KSU students open arms to Irma evacuees

KSU students open arms to Irma evacuees

As Irma evacuees return home after the storm, several of them will be leaving the residences of Kennesaw State students who opened their homes to shelter displaced Floridians.

Hurricane Irma hit south Florida as a Category 3 hurricane on Sept. 10 and moved up the west coast of the state before reaching Georgia as a tropical storm. The hurricane brought heavy flooding in areas such as the Florida Keys and Jacksonville, as well as power outages across the state and in parts of Georgia.

Florida officials ordered more than 6.5 million residents across the state to evacuate. Many of the evacuees ended up in Metro Atlanta where they could ensure their safety while also staying close to home, and several found themselves in the homes of KSU students who welcomed displaced friends, relatives and strangers.

One of these was Melissa Freeman, a resident of Saint Petersburg, Florida, who was sheltered by a KSU student. Freeman recalled how roadways became crowded as people grew anxious from awaiting the storm. Residents of both Florida and south Georgia stocked up on essentials such as water and gasoline and tried to travel to a safer area, crowding the roadways.

“I was able to leave Wednesday morning, so it took me an extra four hours to get to Kennesaw, but it was not as bad as others had it,” Freeman said. “It had taken my roommate 25 hours to get to where she is staying near Lake Lanier.”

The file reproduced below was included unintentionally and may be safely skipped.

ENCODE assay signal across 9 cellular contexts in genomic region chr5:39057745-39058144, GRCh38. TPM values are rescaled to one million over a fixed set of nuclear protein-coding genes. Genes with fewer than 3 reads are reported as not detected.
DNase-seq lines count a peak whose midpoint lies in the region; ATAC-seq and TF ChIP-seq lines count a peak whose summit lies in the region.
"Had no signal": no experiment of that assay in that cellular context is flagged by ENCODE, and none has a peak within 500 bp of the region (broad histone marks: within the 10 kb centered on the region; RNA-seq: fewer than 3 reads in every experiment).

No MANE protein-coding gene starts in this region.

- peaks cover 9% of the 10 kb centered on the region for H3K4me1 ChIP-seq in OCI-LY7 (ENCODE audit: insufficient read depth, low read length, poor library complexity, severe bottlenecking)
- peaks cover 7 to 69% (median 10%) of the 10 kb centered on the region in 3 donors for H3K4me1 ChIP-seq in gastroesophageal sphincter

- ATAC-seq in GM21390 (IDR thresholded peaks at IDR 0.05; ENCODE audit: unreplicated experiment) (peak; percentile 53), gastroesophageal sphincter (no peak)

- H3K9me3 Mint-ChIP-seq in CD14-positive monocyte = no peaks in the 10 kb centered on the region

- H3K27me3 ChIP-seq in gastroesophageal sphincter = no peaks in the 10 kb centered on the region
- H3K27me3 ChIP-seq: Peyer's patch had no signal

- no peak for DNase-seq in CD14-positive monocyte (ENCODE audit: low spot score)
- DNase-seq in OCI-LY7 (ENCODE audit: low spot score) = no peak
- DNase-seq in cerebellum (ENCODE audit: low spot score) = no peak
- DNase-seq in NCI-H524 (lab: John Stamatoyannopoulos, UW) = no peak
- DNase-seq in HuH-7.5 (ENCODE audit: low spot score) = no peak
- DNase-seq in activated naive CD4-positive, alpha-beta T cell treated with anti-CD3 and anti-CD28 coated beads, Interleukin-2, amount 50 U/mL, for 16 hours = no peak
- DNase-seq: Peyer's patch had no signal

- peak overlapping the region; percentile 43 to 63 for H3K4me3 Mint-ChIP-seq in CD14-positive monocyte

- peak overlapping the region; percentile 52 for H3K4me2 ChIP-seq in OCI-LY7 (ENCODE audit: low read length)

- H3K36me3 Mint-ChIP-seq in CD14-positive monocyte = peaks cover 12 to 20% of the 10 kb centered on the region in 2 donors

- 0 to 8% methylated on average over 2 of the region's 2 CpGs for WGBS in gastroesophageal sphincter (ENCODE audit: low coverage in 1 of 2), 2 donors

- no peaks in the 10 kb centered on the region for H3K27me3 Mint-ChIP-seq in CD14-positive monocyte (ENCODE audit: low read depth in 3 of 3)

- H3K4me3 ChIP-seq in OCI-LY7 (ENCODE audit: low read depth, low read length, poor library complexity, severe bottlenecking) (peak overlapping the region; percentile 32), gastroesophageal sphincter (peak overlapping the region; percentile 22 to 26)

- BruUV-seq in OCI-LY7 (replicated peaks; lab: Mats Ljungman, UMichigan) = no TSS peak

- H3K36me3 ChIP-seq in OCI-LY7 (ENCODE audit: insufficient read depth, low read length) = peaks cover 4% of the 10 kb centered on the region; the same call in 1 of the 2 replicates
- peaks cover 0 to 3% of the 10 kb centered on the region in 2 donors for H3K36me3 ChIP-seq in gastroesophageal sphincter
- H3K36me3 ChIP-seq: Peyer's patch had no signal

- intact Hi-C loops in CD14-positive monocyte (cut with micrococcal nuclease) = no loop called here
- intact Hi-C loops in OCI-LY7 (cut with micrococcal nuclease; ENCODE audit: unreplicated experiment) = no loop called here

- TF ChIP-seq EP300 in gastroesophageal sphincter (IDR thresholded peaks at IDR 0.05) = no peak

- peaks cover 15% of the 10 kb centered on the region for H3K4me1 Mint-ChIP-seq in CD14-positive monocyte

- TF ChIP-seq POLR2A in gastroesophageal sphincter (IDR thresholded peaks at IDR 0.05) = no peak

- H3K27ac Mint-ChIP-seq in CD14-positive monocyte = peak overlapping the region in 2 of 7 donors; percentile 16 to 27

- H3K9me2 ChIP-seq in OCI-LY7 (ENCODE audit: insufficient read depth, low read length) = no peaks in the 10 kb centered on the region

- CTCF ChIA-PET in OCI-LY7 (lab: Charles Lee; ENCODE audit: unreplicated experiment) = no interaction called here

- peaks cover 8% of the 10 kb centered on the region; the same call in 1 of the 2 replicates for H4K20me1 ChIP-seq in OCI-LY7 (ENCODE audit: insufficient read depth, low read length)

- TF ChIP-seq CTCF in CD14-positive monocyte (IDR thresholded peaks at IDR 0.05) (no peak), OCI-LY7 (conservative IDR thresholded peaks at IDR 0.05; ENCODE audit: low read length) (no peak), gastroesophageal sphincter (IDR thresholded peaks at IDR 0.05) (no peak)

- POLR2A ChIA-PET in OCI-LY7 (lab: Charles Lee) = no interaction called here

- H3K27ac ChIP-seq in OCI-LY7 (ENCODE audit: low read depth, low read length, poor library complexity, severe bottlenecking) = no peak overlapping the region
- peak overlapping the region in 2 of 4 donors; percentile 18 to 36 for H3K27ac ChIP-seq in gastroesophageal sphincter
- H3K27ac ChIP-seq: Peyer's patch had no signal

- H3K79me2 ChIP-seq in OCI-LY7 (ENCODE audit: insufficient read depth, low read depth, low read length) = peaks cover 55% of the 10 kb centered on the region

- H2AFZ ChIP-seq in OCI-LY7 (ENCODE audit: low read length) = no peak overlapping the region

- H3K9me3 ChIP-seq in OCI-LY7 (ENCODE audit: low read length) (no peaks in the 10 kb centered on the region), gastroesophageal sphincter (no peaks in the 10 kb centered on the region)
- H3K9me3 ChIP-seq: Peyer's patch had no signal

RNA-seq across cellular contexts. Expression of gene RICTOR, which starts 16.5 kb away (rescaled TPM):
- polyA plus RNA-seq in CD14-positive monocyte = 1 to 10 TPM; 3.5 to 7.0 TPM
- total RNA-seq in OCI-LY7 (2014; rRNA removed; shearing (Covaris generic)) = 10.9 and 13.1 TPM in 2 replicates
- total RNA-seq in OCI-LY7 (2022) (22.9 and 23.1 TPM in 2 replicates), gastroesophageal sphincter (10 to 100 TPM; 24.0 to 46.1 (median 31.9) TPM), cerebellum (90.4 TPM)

“Traffic was stop-and-go most of the time,” she added. “I saw more accidents than I have ever seen with cars abandoned on the side of the road.”

Freeman lives in evacuation zone A, meaning it was mandatory for her to leave her home. Living in an older, wooden house between two bodies of water made it necessary to leave early on Wednesday.

From her home in Florida, she drove to KSU where she stayed in a dorm room with senior business management major Alex McGlashan for her first night in Georgia. She said that because she brought belongings with her, she ended up needing to get a hotel room at the Springhill Suites near KSU for a couple of days.

According to Fox News, the home-sharing company, Airbnb, activated its Disaster Response Program in Metro Atlanta and other parts of Georgia. The program allowed those in the area to volunteer their homes for free to Florida and South Georgia residents who evacuated, and it gave evacuees a way to search for free places to stay.

KSU also offered free football tickets to its Sept. 9 game against Tennessee Tech to evacuees who could provide a valid Florida driver’s license.

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